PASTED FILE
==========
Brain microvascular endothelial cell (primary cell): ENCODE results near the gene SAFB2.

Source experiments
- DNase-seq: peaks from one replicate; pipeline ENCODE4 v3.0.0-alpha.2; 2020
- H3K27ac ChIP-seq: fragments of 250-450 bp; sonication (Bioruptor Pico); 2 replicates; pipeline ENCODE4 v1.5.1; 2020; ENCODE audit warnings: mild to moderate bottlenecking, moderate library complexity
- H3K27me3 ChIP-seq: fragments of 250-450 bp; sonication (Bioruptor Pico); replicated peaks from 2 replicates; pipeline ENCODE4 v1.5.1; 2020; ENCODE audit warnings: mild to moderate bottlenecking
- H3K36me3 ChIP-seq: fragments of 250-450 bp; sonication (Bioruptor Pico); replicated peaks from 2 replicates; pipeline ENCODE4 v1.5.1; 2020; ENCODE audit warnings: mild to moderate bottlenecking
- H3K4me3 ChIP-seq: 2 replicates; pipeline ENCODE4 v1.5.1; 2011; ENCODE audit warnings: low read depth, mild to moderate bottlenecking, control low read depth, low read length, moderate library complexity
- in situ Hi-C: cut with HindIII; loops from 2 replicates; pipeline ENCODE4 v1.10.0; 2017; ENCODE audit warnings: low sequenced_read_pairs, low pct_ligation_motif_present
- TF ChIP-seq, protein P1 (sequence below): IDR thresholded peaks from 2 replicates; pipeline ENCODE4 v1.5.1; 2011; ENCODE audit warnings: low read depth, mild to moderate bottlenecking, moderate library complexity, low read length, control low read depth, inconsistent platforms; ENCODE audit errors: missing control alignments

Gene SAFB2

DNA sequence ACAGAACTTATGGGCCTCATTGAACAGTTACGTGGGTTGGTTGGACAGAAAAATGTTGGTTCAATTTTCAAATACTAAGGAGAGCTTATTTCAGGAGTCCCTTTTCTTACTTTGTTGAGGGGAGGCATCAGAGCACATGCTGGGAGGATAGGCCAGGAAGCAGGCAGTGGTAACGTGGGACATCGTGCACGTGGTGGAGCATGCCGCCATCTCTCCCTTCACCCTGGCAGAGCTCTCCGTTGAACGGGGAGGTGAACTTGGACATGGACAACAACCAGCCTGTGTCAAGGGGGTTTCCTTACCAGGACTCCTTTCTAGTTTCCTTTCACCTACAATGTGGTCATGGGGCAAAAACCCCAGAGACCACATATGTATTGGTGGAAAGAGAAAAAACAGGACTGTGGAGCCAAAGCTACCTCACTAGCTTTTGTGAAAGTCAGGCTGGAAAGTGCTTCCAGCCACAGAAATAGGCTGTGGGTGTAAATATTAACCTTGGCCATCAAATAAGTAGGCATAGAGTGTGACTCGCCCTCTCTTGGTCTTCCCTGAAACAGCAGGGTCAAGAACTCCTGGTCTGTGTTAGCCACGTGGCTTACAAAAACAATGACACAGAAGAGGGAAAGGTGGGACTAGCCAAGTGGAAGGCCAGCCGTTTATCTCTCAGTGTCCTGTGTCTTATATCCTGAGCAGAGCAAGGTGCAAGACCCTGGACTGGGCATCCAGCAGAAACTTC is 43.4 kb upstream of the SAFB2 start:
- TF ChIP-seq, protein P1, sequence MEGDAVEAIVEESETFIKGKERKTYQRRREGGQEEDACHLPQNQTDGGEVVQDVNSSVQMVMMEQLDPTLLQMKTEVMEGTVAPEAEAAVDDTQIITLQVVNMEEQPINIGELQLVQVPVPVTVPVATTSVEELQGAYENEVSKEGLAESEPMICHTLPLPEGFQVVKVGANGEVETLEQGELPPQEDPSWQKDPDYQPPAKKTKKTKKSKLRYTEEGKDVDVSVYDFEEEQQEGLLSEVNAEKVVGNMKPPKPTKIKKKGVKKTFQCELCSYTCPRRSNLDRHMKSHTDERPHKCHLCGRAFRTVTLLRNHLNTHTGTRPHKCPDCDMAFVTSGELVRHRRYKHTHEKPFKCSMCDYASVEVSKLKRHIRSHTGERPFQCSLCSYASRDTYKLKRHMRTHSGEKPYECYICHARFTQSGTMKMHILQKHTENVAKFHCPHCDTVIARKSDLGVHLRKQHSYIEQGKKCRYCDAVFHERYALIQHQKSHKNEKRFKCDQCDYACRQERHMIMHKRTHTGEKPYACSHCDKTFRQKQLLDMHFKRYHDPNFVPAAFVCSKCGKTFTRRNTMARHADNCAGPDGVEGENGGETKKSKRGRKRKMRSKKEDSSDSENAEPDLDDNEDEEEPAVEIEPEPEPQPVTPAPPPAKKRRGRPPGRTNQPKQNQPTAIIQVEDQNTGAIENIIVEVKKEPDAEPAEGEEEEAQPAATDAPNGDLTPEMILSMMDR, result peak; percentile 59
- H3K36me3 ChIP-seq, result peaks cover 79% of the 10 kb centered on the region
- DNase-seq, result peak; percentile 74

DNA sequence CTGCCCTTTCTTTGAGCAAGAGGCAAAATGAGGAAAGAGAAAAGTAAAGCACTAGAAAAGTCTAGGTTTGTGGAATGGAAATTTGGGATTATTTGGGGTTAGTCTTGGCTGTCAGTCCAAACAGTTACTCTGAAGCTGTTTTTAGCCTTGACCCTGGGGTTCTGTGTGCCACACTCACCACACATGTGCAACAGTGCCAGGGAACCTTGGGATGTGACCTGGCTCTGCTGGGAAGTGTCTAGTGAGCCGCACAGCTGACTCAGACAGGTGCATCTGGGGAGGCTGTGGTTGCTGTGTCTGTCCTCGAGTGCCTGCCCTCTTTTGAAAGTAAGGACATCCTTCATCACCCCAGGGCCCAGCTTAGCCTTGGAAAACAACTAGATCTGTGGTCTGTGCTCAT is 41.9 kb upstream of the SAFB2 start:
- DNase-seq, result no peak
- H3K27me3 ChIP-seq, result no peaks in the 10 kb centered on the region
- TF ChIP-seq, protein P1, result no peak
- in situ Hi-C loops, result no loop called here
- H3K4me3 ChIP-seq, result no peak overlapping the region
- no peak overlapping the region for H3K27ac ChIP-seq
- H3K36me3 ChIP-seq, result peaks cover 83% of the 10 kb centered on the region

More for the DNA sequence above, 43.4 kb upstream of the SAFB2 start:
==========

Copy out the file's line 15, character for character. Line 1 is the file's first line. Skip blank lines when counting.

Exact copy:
DNA sequence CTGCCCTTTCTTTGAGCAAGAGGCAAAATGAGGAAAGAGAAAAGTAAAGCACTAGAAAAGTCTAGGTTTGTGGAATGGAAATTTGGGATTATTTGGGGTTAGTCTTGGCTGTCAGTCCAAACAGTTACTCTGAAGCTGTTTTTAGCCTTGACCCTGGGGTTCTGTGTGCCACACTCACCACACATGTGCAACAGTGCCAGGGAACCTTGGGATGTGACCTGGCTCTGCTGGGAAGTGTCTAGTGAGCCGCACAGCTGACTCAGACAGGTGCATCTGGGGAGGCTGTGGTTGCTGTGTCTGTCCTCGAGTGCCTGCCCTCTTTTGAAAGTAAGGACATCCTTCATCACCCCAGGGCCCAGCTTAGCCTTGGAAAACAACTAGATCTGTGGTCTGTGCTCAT is 41.9 kb upstream of the SAFB2 start: